Overcast, Isaac; Ruffley, Megan; Rosindell, James; Harmon, Luke ; Borges, Paulo A. V.; Emerson, Brent C.; Etienne, Rampal S.; Gillespie, Rosemary; Krehenwinkel, Henrik; Mahler, D. Luke; Massol, Francois; Parent, Christine E.; Patiño, Jairo; Peter, Ben; Week, Bob; Wagner, Catherine; Hickerson, Michael J.; Rominger, Andrew
Macroclimatic structuring of spatial phylogenetic turnover in liverworts
Phylogenetic turnover has emerged as a powerful tool to identify the mechanisms by which biological communities assemble. When significantly structured along environmental gradients, phylogenetic turnover evidences phylogenetic niche conservatism, a critical principle explaining patterns of species distributions at different spatio–temporal scales. Here, we quantify the contribution of geographic and macroclimatic drivers to explain patterns of phylogenetic turnover in an entire phylum of land plants, namely liverworts. We further determine whether climatic niche conservatism has constrained the distribution of liverworts in the course of their evolutionary history. Two datasets, one insular, focused on 60 archipelagos and including 2346 species, and the second global, including 6334 species in 451 oceanic and continental operational geographic units (OGUs) worldwide, were assembled. Phylogenetic turnover among OGUs was quantified through πst statistics. πst-through-time profiles were generated at 1 Myr intervals along the phylogenetic time-scale and used to compute the correlation between πst, current geographic distance and macroclimatic variation with Mantel tests based on Moran spectral randomization to control for spatial autocorrelation. The contribution of macroclimatic variation to phylogenetic turnover was about four-times higher than that of geographic distance, a pattern that was consistently observed in island and global geographic settings, and with datasets including or excluding species-poor OGUs. The correlation between phylogenetic turnover and geographic distance rapidly decayed at increasing phylogenetic depth, whereas the relationship with macroclimatic variation remained constant until 100 Mya. Our analyses reveal that changes in the phylogenetic composition among liverwort floras across the globe are primarily shaped by macroclimatic variation. They demonstrate the relevance of macroclimatic niche conservatism for the assembly of liverwort floras over very large spatial and evolutionary time scales, which may explain why such a pervasive biodiversity pattern as the increase of species richness towards the tropics also applies to organisms with high dispersal capacities.
Collart, Flavien; Wang, Jian ;Patiño, Jairo; Hagborg, Anders; Söderström, Lars; Goffinet, Bernard; Magain, Nicolas; Hardy, Olivier J.; Vanderpoorten, Alain
Trophic strategies of two sympatric endemic pigeons in insular ecosystems: a framework for understanding spatiotemporal frugivory interactions
Pigeons are considered to play key ecological roles in frugivory and seed dispersal. They have colonised numerous oceanic islands and diversified into several species in sympatry. How these species coexist in similar niches is poorly understood although dietary separation is among the mechanisms suggested to avoid trophic overlap. We investigated the trophic ecology of the two endemic Columba species co-occurring in the laurel forest and thermosclerophyllous relicts of two of the Canary Islands. This study includes diet description in spatiotemporal terms, its relationship with fruit availability and seed treatment in 10 study areas established on La Palma and La Gomera. We used non-invasive DNA analysis to identify the faeces of the two con-generic species and microhistological methods to examine their diets. The degree of trophic overlap was evaluated by niche similarity and breadth indices. Molecular faecal sampling determined the spatiotemporal distribution of both pigeons to identify their areas of coexistence. These frugivorous pigeons’ diets did not differ concerning the main plant species, but they diverged quantitatively in the proportions and parts of plants consumed. Lauraceae fruits were their staple foods although Rhamnaceae and some Fabaceae and Solanaceae were also important. Both pigeons showed selective preferences for some fruits. Significant spatiotemporal variations in their diets were observed along with a general tendency to increase fruit intake at its ripening times. Our results suggest that different trophic strategies facilitate the coexistence of these frugivorous columbids. These pigeons act as seed dispersers and/or predators depend ing on seed features (size and hardness), and this may have valuable implications for their conservation.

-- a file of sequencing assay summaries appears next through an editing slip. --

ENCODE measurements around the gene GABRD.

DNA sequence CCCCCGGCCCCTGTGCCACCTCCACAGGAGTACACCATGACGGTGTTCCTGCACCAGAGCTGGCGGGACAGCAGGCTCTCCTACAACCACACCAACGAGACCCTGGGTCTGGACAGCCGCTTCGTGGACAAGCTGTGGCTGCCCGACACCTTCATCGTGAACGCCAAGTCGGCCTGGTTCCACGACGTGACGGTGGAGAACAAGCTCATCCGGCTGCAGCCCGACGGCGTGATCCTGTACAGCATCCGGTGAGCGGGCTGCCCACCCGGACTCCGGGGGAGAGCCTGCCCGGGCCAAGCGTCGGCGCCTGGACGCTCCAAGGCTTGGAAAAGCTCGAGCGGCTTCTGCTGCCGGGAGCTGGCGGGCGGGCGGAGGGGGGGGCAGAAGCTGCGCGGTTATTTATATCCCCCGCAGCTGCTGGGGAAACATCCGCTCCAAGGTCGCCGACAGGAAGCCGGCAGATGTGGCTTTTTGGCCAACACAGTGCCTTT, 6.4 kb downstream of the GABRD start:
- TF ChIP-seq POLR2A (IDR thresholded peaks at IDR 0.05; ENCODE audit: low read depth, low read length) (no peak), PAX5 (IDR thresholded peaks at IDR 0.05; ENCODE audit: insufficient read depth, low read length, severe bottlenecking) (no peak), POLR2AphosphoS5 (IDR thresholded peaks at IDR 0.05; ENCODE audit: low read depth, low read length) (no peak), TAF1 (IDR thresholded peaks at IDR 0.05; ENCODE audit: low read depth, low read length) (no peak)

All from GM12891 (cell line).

Marrero, Patricia; Nogales, Manuel
Coming of age for COI metabarcoding of whole organism community DNA: towards bioinformatic harmonisation
Metabarcoding of DNA extracted from community samples of whole organisms (whole organism community DNA, wocDNA) is increasingly being applied to terrestrial, marine and freshwater metazoan communities to provide rapid, accurate and high resolution data for novel molecular ecology research. The growth of this field has been accompanied by considerable development that builds on microbial metabarcoding methods to develop appropriate and efficient sampling and laboratory protocols for whole organism metazoan communities. However, considerably less attention has focused on ensuring bioinformatic methods are adapted and applied comprehensively in wocDNA metabarcoding. In this study we examined over 600 papers and identified 111 studies that performed COI metabarcoding of wocDNA. We then systematically reviewed the bioinformatic methods employed by these papers to identify the state-of-the-art. Our results show that the increasing use of wocDNA COI metabarcoding for metazoan diversity is characterised by a clear absence of bioinformatic harmonisation, and the temporal trends show little change in this situation. The reviewed literature showed (i) high heterogeneity across pipelines, tasks and tools used, (ii) limited or no adaptation of bioinformatic procedures to the nature of the COI fragment, and (iii) a worrying underreporting of tasks, software and parameters. Based upon these findings we propose a set of recommendations that we think the wocDNA metabarcoding community should consider to ensure that bioinformatic methods are appropriate, comprehensive and comparable. We believe that adhering to these recommendations will improve the long-term integrative potential of wocDNA COI metabarcoding for biodiversity science.